Lymphedema Therapies During or After Cellulitis

Last Modified: February 18, 2007


Dear OncoLink "Ask The Experts,"

I have question about compression garment usage. I am currently treating cellulitis of an arm that has lymphedema and was told by my massage person that she could not do any lymphatic massage until a month after this clears up. Is this the same advice for wrapping and using a compression sleeve and gauntlet? Also, what about Arnica? Do you think this would help the swelling?


Linda McGrath Boyle PT, DPT CLT-LANA, Cancer Rehab Specialist and OncoLink Lymphedema Team Editor, responds:

We do not perform manual lymphatic drainage (MLD) immediately following diagnosis of an infection so as to allow the antibiotic enough time to eradicate the bacterial infection. At Penn, we will withhold manual lymphatic drainage for approximately 5-7 days or more, until all of the clinical symptoms of infection have resolved. If the infection is very aggressive and/or recurrent, we will hold manual lymphatic drainage until the patient has completed his/her course of antibiotics. We do not wait for one month.

The same theory applies to bandaging. We do begin bandaging before resuming MLD. The physiology behind that decision is that we are not "spreading the infection" throughout the body with a bandage. On the other hand, MLD involves increasing lymphatic transport to other areas of the body. This is contraindicated in the presence of infection. The effect of bandaging is most powerful to the locally involved quadrant. Additionally, it is common for the patient to experience an increase in limb volume as a direct result of the cellulitic infection. This is due to an increase in the local inflammatory response. It is also possible to note an increase in local tissue fibrosis (firmness of the arm). The local inflammation drives the deposition of additional scar tissue in the subcutaneous tissues. In other words, there can be a progression (worsening) of the lymphedema. It is therefore important to resume compression bandaging to the involved area as soon as medically indicated. We do not wait one month. Our medical director may instruct us to begin bandaging in as little as 48 to 72 hours, depending on improvement in clinical signs of infection.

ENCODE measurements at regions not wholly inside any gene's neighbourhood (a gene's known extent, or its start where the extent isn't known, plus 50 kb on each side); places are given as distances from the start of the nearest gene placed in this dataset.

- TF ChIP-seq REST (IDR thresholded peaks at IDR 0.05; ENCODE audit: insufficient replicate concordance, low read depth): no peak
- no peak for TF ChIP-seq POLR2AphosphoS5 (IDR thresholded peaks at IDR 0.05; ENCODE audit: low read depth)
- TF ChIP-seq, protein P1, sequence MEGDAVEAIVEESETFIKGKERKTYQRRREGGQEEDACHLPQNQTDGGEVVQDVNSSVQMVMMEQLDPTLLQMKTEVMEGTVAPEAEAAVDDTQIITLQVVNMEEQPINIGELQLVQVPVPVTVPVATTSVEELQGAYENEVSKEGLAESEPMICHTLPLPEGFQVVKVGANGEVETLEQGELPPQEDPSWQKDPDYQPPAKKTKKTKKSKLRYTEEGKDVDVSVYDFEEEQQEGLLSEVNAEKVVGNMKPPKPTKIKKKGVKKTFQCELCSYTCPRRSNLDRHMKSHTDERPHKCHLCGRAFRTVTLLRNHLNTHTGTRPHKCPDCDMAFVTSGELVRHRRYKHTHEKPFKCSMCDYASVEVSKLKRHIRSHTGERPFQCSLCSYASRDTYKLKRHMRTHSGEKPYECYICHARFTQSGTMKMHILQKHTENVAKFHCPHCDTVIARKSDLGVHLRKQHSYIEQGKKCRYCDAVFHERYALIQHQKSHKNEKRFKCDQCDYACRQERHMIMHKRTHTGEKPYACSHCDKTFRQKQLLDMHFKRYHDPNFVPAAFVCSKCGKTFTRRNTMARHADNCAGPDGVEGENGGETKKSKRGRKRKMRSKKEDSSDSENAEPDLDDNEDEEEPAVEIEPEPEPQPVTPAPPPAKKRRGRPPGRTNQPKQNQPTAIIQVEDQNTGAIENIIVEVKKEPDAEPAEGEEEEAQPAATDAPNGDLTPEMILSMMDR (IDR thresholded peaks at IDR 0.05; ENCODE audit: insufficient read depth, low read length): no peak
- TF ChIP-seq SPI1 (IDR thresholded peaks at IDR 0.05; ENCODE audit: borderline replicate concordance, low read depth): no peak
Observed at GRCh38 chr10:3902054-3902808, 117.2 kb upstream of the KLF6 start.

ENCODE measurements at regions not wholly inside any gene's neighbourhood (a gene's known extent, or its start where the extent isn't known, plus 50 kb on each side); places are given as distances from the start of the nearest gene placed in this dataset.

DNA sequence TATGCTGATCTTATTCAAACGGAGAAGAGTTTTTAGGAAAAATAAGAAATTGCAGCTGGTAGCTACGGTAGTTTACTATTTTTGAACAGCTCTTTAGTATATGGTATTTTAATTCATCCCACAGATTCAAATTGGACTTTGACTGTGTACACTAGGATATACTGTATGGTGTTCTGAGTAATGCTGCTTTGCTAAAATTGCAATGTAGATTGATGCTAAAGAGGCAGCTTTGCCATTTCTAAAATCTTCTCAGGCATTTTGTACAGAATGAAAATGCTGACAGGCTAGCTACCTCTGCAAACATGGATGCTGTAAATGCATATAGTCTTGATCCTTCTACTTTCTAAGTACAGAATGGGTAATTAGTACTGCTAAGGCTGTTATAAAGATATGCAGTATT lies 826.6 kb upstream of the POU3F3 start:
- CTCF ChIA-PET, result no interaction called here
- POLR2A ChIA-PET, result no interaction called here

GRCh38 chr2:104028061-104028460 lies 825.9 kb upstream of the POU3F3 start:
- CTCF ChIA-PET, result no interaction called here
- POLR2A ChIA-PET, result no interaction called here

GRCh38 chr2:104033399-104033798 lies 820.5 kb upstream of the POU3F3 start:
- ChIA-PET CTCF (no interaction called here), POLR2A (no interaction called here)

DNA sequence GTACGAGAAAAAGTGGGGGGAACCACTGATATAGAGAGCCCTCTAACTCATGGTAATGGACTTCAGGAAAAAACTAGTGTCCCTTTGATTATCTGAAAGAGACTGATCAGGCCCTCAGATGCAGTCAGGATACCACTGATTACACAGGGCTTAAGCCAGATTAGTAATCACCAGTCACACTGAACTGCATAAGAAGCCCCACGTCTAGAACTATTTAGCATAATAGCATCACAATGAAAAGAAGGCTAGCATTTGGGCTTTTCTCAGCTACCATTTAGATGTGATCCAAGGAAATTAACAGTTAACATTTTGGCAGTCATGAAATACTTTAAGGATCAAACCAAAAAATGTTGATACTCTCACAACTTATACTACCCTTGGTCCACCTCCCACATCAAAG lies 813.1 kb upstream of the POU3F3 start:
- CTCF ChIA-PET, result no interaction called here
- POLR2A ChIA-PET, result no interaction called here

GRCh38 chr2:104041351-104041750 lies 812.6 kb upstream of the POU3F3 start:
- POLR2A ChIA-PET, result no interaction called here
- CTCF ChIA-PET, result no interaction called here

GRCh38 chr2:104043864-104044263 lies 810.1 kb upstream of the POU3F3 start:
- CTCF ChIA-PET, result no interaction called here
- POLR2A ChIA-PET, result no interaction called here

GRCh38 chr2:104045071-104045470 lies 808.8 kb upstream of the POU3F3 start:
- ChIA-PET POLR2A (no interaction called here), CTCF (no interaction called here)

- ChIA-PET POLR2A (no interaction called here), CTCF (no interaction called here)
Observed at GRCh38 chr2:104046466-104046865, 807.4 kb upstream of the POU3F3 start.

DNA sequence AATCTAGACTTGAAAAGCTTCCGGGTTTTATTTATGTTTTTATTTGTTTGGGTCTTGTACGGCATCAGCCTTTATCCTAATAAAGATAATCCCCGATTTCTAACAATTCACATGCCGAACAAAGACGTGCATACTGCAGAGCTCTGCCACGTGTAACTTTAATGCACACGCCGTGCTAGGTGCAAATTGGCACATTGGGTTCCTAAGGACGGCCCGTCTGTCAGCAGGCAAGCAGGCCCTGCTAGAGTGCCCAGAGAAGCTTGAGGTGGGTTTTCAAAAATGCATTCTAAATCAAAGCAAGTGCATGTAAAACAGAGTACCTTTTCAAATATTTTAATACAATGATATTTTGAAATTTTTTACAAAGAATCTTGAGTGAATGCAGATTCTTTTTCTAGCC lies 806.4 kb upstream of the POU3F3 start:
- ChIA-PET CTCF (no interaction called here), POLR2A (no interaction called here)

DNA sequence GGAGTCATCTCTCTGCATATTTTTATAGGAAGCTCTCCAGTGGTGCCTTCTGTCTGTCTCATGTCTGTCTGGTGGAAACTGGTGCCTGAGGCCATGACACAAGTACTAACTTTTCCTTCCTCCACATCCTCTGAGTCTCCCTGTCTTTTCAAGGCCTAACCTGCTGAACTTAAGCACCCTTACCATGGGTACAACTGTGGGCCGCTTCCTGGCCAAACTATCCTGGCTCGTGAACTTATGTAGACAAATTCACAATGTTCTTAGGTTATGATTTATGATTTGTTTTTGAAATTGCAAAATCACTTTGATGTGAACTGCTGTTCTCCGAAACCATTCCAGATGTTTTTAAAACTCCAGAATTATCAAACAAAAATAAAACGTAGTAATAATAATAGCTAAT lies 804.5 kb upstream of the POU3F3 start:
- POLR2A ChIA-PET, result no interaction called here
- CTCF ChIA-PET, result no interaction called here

Following a cellulitic infection, our team reassesses the involved area for volume, tissue texture, shape, and rate of refilling when compression is absent. It is common for our team to recommend a new compression garment, perhaps in a higher compression class. The goal of the garment is to prevent refilling of the arm during the daytime hours. At night, our patients bandage with foam and short stretch bandages. The bandaging reduces the arm volume and softens the tissue. This will allow the patient to fit well into their daytime compression garments. It is a great idea to perform a course of complete decongestive therapy following an infection in an attempt to prevent progression of the lymphedema.

If there has ever been any evidence of finger swelling, either consistent or transient, a compression glove replaces the gauntlet. Even a small amount of finger swelling can interfere with functional activities.

We are fortunate to have physicians available to our team for early identification and intervention of cellulitic infections. If you have lymphedema and notice any of the signs or symptoms of infection- redness, warmth/hot to touch, pain, body aches, fever of 100.5 F or above- you need to seek IMMEDIATE medical attention. Due to the inefficiency of your lymphatic system in that part of the body, your body is slow to respond and often unable to clear an infection. If your family doctor cannot see you within an hour or so, precede to the emergency room for treatment of the cellulitic infection.

I have seen no scientific evidence that proves that Arnica is an effective treatment in persons with lymphedema.